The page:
4. Achieve your goal and move on to the next one.  Don’t be lazy or take some time off–roll your savings from the first goal right into the next. There is no point in waiting.

Whether it is paying off a credit card, paying off a student loan, saving for an emergency fund, or maybe buying your next car for cash (I like this one), determine your goals and follow the 4 simple steps listed here to achieve them while others flounder around wondering why they can’t get anything done and why they always seem to be broke.

How can you reach your goals?

In this 2 part post I plan to outline a plan for how you CAN reach your financial goals and maybe even live the life of your dreams without having to spend countless hours at a job you hate.

First off I do not hate my job.  I love being able to connect with customers, help them find great products and solutions for their problems. This post isn’t about quitting your job, but rather achieving your goals whatever they are.

Before we get to planning how to reach your goals you need to determine what your goals are.

Questions you need to ask yourself and your spouse.

  1. What does a great life look like for us? Not necessarily a life of leisure but rather a life that you will love. Every other question will eventually flow back to this question.
  2. Where is that great life lived? There are potential jobs everywhere. Is it important to you and your spouse where you will live? To some people location doesn’t matter but if it does, start there. This is the hardest to solve, so start here.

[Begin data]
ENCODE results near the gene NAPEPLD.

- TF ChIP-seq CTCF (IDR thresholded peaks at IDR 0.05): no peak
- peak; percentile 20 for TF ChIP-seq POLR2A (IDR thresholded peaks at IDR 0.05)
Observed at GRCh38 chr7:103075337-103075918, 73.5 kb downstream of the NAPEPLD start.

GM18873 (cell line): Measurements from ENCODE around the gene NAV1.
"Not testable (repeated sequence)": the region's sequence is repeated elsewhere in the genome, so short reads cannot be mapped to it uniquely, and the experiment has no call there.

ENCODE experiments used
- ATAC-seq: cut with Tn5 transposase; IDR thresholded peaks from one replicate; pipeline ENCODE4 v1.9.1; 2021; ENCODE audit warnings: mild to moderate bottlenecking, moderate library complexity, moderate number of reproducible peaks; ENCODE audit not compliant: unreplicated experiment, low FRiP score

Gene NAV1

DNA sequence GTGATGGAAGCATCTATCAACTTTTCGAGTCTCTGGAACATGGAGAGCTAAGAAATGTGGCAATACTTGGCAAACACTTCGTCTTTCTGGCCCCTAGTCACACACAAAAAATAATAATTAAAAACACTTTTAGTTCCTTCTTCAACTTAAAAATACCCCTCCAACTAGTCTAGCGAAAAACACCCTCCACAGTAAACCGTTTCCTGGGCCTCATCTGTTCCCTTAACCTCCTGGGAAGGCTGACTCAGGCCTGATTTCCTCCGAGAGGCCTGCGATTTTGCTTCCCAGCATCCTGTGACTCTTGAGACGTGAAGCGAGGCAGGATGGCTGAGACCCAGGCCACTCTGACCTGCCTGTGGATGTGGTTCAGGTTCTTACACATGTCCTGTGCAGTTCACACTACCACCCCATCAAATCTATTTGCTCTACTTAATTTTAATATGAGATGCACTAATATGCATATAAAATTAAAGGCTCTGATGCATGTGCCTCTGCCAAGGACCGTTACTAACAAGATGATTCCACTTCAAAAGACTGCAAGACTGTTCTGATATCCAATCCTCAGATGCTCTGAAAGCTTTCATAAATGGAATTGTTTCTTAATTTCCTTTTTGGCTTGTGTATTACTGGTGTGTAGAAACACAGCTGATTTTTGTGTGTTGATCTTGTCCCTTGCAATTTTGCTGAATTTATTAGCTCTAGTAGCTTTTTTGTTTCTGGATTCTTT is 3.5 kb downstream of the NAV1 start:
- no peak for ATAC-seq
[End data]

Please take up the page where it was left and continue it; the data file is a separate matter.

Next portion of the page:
3. How important are things like travel, financial stability, time with family, enjoyment of work, family size, etc? This list could be limitless, so find out out what is most important and least important.
  4. How fast do you want to get to that life? How long are you going to wait to make that move? Take that trip? Find a job that fits your goals?
  5. What is your first step?  What is the plan? Develop one and start to execute it.

Only you can answer these questions for you or your family. Answers are as numerous as there are people who ask them. You and I may have the exact same situation and come to completely different answers. You can not sidestep this important step. You can work toward goals but if you are working toward someone else’s goals you may be ultimately getting nowhere.

Take some time. Sit down with your spouse. Go out on a date.Be clear on your goals and dreams. Next time, we will discuss the how of planning for your goals and dreams.